Tropical punch: Ground cherries offer strong flavor in a tiny bite.

ground cherries (Physalis pruinosa)

Related to tomatoes, and more closely to tomatilloes, the ground cherry (Physalis pruinosa) goes by many names, including ground tomatoes, husk cherries, and cape gooseberries.

The fruits grow under the plant’s large leaves, encased in a thin calyx that dries to a crispy, papery husk. The husk and fruit fall to the ground when they are ripe (hence the name).

husks and fruit

Ground cherries grow encased in calyces that turn brittle when the fruit is ripe.

Large fruits measure about the size of an adult woman’s thumbnail, with a texture resembling a firm grape, and taste strongly of pineapple. I look forward to experimenting with them in cooking, if I can stop eating them by the handful, like popcorn.

In my Zone 7b garden, I transplanted seedlings about one month after the average last frost, or mid-May, and got my first fruits about six weeks later. This plant does like it hot–it seemed to double in size every day the temperature hit 90 degrees or higher.

For those who practice permaculture, this plant seeds itself easily and seems to require no inputs except for hot sunshine and whatever rain may fall. Do allow space for them–halfway through the growing season, mine are five feet tall and wide–or were, before the 8-year-old ran over a few inconvenient stems with a bicycle. The stems are rigid but not woody, a bit like basil in mid-season, and may crack or break under their own weight. Because my space is limited (and shared with bicycles), my plants are now supported with slings of garden twine, tethered to a bamboo pole.  You could perhaps grow lettuce beneath them, or root vegetables, if you wished to implement companion planting.

This is a fruit that has made it into my garden’s permanent rotation. I’ll share recipes later in the summer–assuming I can quit snacking.

ground cherries physalis fruits in bowl

Dear Friend and Gardener: 30 May, 2014

Dear Friend and Gardener,

Memorial Day, the traditional if unofficial beginning of summer, was last Monday, and it definitely feels like summer. After a surprisingly long spring–for here, anyway–temperatures are beginning to hover around the 90s, humidity has returned, and the nights are warm as well. I wonder what the months of July and August will look like–more of the same, or substantially hotter and muggier?

And consistent with the advent of summer, the vegetable garden is coming on strong. I have small tomatoes on ‘Sophie’s Choice,’ a short-season variety I’m trying for the first time this year. Tomatoes ‘Black Prince’ and ‘Principe Borghese’ seem to grow three inches a day, and I pinch suckers every morning. I must get to work on finding some taller stakes.

little tomatoes 'sophie's choice'I’ve also got tiny little pickling cucumbers coming along. I’m the only one in the house who loves pickles, so every fruit is for me. Now I need to find the perfect recipe to make those cukes taste like the pickles I used to get from the deli in Chicago. I wonder if the deli would share their recipe? Must remember to ask.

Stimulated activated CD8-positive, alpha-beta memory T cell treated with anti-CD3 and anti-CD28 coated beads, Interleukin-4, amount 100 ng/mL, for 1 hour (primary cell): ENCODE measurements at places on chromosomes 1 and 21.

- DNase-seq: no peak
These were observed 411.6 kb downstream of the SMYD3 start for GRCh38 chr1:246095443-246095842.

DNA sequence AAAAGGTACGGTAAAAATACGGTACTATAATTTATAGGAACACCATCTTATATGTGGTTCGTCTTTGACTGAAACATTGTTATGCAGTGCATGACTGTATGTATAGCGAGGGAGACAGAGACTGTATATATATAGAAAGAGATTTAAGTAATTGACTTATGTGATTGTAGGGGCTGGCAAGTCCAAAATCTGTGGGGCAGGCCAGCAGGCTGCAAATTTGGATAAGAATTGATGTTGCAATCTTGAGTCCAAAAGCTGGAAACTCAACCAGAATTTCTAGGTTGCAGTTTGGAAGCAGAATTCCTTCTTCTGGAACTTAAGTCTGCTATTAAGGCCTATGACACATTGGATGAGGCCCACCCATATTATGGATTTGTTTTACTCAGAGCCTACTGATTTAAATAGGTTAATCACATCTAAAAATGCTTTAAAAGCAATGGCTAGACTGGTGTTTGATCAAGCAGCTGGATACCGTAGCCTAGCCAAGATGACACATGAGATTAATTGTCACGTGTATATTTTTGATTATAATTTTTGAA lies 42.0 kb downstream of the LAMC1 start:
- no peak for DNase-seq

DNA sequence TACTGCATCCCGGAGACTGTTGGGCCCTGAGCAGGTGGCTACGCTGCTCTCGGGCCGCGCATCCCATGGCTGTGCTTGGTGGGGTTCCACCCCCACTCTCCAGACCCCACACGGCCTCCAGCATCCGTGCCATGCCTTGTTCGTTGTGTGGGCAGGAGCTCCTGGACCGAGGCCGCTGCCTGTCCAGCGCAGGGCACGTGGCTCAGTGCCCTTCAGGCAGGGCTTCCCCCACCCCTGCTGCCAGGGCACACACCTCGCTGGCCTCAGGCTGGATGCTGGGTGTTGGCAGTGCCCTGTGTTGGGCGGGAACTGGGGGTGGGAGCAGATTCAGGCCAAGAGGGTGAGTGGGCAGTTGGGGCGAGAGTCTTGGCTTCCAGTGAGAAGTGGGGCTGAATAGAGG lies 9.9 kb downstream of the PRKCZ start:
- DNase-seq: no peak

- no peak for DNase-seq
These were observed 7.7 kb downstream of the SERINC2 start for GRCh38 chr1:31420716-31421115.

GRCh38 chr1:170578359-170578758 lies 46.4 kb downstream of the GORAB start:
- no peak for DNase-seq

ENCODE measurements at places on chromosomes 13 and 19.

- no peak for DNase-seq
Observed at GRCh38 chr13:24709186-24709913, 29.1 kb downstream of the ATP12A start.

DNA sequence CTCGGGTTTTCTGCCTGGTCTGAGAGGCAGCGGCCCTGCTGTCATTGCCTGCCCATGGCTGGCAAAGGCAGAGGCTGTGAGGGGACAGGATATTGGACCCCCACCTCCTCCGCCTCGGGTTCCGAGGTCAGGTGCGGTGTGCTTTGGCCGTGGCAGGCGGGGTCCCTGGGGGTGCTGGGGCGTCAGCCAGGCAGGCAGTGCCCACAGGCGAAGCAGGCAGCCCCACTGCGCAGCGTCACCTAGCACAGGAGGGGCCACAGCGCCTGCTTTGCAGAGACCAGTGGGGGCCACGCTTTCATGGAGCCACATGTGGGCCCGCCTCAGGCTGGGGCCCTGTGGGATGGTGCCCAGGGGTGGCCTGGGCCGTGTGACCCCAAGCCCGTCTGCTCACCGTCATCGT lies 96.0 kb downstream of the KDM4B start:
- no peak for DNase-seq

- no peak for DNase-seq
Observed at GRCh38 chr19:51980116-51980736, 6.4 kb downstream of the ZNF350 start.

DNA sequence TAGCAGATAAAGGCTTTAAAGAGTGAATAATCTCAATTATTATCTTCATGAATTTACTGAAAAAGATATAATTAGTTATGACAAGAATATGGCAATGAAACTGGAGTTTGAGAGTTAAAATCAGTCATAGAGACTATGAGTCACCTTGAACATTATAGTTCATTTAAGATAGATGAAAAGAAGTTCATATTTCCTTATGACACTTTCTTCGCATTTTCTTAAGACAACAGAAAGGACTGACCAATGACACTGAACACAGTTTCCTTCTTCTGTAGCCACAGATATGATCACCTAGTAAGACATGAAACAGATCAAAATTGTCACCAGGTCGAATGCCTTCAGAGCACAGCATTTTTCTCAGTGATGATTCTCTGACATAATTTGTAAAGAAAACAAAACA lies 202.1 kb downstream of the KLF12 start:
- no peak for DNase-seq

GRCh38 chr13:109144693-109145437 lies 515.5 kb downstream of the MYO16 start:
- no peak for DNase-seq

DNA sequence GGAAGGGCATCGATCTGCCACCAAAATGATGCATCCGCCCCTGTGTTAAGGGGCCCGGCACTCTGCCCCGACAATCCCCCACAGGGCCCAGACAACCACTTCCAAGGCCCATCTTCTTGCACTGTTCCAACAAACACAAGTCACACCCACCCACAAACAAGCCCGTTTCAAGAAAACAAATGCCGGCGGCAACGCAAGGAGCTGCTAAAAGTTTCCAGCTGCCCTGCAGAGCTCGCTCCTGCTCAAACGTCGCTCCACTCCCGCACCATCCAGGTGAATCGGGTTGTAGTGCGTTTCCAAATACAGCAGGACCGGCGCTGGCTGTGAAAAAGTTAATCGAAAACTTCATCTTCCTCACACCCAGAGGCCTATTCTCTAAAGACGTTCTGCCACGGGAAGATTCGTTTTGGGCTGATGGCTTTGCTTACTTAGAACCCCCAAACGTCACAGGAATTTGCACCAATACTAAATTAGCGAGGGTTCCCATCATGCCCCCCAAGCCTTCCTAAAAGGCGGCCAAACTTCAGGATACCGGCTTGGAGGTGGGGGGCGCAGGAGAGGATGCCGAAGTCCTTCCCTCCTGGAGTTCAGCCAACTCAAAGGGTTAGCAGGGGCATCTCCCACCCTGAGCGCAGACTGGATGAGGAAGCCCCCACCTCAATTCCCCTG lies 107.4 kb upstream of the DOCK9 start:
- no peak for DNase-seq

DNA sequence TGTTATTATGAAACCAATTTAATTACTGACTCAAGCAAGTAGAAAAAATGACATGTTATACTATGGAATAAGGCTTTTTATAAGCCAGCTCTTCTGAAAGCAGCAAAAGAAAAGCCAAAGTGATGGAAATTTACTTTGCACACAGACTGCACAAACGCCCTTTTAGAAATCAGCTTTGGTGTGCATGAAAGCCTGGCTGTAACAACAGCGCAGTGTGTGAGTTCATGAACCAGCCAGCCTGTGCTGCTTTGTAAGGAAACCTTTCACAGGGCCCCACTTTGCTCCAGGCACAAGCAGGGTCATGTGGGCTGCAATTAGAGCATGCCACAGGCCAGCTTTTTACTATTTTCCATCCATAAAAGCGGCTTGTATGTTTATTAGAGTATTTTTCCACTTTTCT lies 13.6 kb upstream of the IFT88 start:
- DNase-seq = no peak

small cukes 2

I can’t believe I’m still picking peas in June! Around here, spring usually lasts a week, and a few days in April in the 90s spell the end of the seasonal snap pea attempt. I didn’t plant very many peas but I’ve harvested at least a quart already. That many not seem like much, but in the past, I’ve felt fortunate if I could pick enough in a spring to add to a pasta salad. I’m trying not to let the success to to my head.

Bush beans are looking rather vital and vigorous, and so far, no sign of flea beetles. There; I’ve tempted fate. I’ve got tiny Anaheim peppers on two plants and am waiting for the jalapeños to catch on. Nasturtiums planted in the corner of the bed are green and healthy–but I think the soil may be a bit rich for them to produce many flowers. Or maybe I’m suffering my typical lack of patience.

bush beans 1

Do you grow calendulas? I’m trying those for the first time this year as well. I can’t explain why it’s taken me so long to get around to trying these.

Lots of basil–I never have enough. The lettuce is hanging on since I covered it with shade cloth. The 4-year-old next door thinks it’s crazy that my lettuce can get a sunburn, so I showed him the leaves that got a little crispy in the sun one day. I don’t think it was quite what he had imagined.

Physalis 'Cossack Pineapple' plant growing rapidly.

Physalis ‘Cossack Pineapple’ plant growing rapidly.

The shiso seedlings died, so I’ve got to start some more. And this year I’m trying another new thing: ground cherries (Physalis pruinosa). This plant likes it hot, for sure. It seems to double in size for every day we have over 90 degrees. This pattern cannot be sustainable, or it will be The Plant That Ate Durham before the kids are out of school for the summer. Tiny flowers already appear beneath the giant leaves, but I think the fruits will take a while to form. I’ll let you know.

physalis flower 2

I got the fig tree transplanted earlier in the spring, and it seems to be settling in nicely. I’ve got lots of little figlets already; I hope it will fruit more productively now that it’s out of the container. I can’t wait to have my favorite fig and goat cheese sandwiches!

Hope your garden is doing well. What’s the veg you’re most excited about this year?

May your tomato plants live long and prosper,

Amy